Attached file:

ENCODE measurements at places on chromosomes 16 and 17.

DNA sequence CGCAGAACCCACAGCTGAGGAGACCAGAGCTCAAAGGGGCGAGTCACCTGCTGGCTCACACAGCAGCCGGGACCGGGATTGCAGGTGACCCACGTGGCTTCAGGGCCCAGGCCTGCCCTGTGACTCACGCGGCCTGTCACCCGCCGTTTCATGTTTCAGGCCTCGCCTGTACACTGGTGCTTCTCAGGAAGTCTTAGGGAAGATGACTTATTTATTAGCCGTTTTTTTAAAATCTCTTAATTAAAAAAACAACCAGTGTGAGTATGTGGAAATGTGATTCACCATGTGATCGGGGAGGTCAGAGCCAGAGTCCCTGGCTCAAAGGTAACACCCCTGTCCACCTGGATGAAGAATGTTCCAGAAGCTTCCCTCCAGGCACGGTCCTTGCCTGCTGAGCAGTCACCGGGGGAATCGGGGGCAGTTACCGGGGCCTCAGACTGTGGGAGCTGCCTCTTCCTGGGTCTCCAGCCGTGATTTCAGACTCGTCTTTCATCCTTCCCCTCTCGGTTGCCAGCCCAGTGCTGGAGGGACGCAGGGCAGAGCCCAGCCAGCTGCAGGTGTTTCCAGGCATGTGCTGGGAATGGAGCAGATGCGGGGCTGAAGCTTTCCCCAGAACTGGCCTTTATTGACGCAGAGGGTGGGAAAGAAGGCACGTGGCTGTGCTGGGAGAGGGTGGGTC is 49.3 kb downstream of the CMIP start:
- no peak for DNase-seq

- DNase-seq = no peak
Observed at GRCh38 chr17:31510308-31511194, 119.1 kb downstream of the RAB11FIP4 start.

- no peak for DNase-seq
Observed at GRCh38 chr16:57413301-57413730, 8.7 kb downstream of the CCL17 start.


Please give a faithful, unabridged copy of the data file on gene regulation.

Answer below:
ENCODE measurements at places on chromosomes 16 and 17.

DNA sequence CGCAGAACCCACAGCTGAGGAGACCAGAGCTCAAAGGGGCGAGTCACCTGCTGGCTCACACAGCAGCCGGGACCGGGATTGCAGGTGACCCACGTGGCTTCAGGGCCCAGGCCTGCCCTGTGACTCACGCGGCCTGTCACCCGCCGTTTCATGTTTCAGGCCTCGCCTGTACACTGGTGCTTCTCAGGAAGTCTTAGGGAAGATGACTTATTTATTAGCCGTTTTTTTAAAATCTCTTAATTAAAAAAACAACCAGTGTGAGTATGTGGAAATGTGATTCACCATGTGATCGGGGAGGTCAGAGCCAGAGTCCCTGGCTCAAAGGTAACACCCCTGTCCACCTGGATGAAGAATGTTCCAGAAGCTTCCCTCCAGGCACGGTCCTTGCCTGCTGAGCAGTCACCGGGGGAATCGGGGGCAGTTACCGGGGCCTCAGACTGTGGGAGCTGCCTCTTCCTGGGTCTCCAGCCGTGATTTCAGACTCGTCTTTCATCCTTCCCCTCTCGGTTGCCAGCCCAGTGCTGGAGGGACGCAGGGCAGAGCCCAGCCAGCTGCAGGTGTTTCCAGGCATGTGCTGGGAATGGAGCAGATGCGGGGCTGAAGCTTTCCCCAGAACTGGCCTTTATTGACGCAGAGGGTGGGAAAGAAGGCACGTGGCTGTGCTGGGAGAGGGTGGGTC is 49.3 kb downstream of the CMIP start:
- no peak for DNase-seq

- DNase-seq = no peak
Observed at GRCh38 chr17:31510308-31511194, 119.1 kb downstream of the RAB11FIP4 start.

- no peak for DNase-seq
Observed at GRCh38 chr16:57413301-57413730, 8.7 kb downstream of the CCL17 start.